AMANDA TERLOUW, Ukiah. Possession of IDs of ten or more people with intent to defraud, paraphernalia, conspiracy.
by Richie Wasserman
My dad, Louis Wasserman, was for many years a professor of Political Science and Philosophy a San Francisco State College, now University. Among his many activities was as the head of the College Lecture Series, which brought interesting and famous speakers of the day to the campus to hopefully stimulate the minds of its students.
On this night the lecturer was to be Aldous Huxley, the famous philosopher, humanist, pacifist, poet, and author.
My father would occasionally invite the current lecturer for dinner at our home in Mill Valley on the evening of his or her talk. As they were acquainted from prior years in Los Angeles, Mr. Huxley accepted. His most famous book, “Brave New World” was then required reading in English class and I made it a priority to attend in spite of the busy social life of a high school junior.
At that time, I was a sallow youth, concerned mostly with seduction of the opposite sex (I was a total failure) and other pursuits non-academic. As I will reveal later, my recollections did not include the more esoteric nuance of the dinner conversation.
The lecture took place in, or around, 1959, and concerned the potentialities of the human mind.
As I discovered much later, this was a favorite subject of Mr. Huxley. At the beginning of his lecture, he quoted Ophelia as she tells Claudius in Act 4 of Hamlet: “We know what we are, but know not what we may be”. This quote defines, in a way, Huxley’s pursuit of knowledge and the potential of the human mind.
His early friendships with D. H. Lawrence and Bertrand Russel and later associations with such luminaries such as spiritual teacher Jiddi Krishnamurti and Hindu Swami Prabhavananda, both of whom resided in Los Angeles, told of his wide range of both mentors and contemporaries with whom dialog concerned the pursuit of the meaning of life itself.
It was in Los Angeles that Huxley first experienced Mescaline, and his experience helped to define much of his writing. In “Doors To Perception” he wrote of his own trips under the influence of the cacti, and in his final book, “Island”, in 1962, he writes of a utopian society which used a hallucinatory drug to deepen a state of religious-like serenity.
What I did remember from that dinner over 60 years ago was that Huxley was very apologetic about his blindness, his sight being limited to blurred shapes since school days in England. At the beginning of the meal that my mother carefully prepared, he explained that he had to eat with his fingers due to his condition, and proceeded to deftly eat the salad, dressing and all, in the only way he could. Later, standing before our brick fireplace with one arm on the mantle piece, he joked that a prize Hereford bull imported at great expense from England for breeding stock by a ranching friend, “had better not be impotent”. The great man was actually human!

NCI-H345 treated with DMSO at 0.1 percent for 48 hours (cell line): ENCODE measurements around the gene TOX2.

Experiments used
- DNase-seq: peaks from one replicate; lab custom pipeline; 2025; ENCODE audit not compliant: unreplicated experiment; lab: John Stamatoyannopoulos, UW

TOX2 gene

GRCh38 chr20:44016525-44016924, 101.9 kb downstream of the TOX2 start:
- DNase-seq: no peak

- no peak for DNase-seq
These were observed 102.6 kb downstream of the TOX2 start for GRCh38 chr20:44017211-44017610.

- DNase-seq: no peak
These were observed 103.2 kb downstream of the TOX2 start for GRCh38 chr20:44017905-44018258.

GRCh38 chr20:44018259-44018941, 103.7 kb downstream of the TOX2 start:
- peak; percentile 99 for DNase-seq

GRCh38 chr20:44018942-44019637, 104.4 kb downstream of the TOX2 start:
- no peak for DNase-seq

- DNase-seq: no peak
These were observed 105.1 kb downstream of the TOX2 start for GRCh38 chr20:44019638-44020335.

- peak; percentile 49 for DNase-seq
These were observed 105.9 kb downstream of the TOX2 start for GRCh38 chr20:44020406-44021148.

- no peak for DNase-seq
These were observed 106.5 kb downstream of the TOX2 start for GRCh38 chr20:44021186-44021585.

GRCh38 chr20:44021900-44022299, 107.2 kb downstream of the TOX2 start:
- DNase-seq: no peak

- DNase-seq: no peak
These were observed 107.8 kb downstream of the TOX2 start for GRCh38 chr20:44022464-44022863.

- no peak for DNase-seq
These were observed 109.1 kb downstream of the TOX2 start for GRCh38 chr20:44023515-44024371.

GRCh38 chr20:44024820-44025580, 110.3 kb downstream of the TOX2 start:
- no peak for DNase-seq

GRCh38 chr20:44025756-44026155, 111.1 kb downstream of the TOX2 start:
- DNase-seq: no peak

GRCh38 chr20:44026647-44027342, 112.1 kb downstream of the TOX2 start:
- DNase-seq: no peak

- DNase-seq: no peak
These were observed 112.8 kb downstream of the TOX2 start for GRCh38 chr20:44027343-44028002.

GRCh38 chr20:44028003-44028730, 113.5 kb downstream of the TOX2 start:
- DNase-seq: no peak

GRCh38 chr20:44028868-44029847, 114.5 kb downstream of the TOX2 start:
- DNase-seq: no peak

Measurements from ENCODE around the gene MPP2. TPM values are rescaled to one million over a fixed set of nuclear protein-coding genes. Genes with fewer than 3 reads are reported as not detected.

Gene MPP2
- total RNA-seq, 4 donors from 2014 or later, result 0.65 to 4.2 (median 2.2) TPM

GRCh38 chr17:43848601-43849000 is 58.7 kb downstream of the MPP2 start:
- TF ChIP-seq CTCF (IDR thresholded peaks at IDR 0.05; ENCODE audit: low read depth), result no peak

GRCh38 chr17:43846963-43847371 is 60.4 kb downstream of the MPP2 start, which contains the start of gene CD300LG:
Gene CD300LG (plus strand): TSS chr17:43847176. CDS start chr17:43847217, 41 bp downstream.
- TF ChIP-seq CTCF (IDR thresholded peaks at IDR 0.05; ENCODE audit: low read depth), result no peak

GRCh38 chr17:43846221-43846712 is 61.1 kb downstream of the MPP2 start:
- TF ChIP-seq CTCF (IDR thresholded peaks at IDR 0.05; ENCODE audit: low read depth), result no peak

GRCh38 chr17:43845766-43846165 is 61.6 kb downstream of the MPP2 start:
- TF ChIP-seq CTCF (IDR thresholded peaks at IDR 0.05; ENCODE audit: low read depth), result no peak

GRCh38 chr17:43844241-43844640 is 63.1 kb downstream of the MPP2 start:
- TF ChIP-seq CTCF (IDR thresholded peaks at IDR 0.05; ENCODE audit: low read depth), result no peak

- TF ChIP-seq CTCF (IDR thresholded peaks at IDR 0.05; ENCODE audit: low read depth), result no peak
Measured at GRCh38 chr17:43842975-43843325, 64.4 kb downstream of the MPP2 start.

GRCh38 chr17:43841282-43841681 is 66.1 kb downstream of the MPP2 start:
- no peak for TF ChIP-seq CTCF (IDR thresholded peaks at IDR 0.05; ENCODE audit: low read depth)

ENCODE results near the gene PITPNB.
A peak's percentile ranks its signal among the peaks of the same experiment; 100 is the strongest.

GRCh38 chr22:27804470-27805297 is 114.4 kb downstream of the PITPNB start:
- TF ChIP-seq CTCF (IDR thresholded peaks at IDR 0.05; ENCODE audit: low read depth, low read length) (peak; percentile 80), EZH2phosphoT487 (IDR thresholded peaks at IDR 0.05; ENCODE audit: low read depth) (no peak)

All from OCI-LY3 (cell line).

Huxley lived in LA until his death in 1963, within hours of the demise of C. S. Lewis, and the assassination of John F. Kennedy. The angels must have been fluttering their wings with anticipation.
I REMEMBER ONE DAY IN LOUISVILLE I was riding a bus reading in the paper about Patterson and Ingemar Johansson. It was right after I had won the Olympic gold medal in Rome and had turned professional, and I was confident then I could beat either one of them if I had the chance. But I knew I wouldn't get the chance because nobody much had ever heard of me. So I said to myself, how am I going to get a crack at the title?
Well, on that bus I realised I'd never get it just sitting around thinking about it. I knew I'd have to start talking about it — I mean really talking, screaming and yelling and acting like some kind of a nut. I thought if I did that people would pretty soon hear enough of that and insist I meet whomever was champion.
— Muhammad Ali
TWEET IT LIKE LEBRON: 49ERS’ BROCK PURDY’S GOT GAME, IN THE PLAYOFFS TOO
by Ann Killion
Brock Purdy wasn’t quite four years old when LeBron James entered the NBA, which means the basketball star has been a sports icon literally since Purdy can remember.
In the second half of Saturday’s playoff game, James tweeted out to his 52 million Twitter followers “PURDY GOT GAME!!!!!!!!”
And we finally found something that seemed to faze the San Francisco 49ers’ rookie quarterback.
“LeBron said that?” Purdy said when I told him about the tweet, his eyes widening. “Oh, that’s sweet.”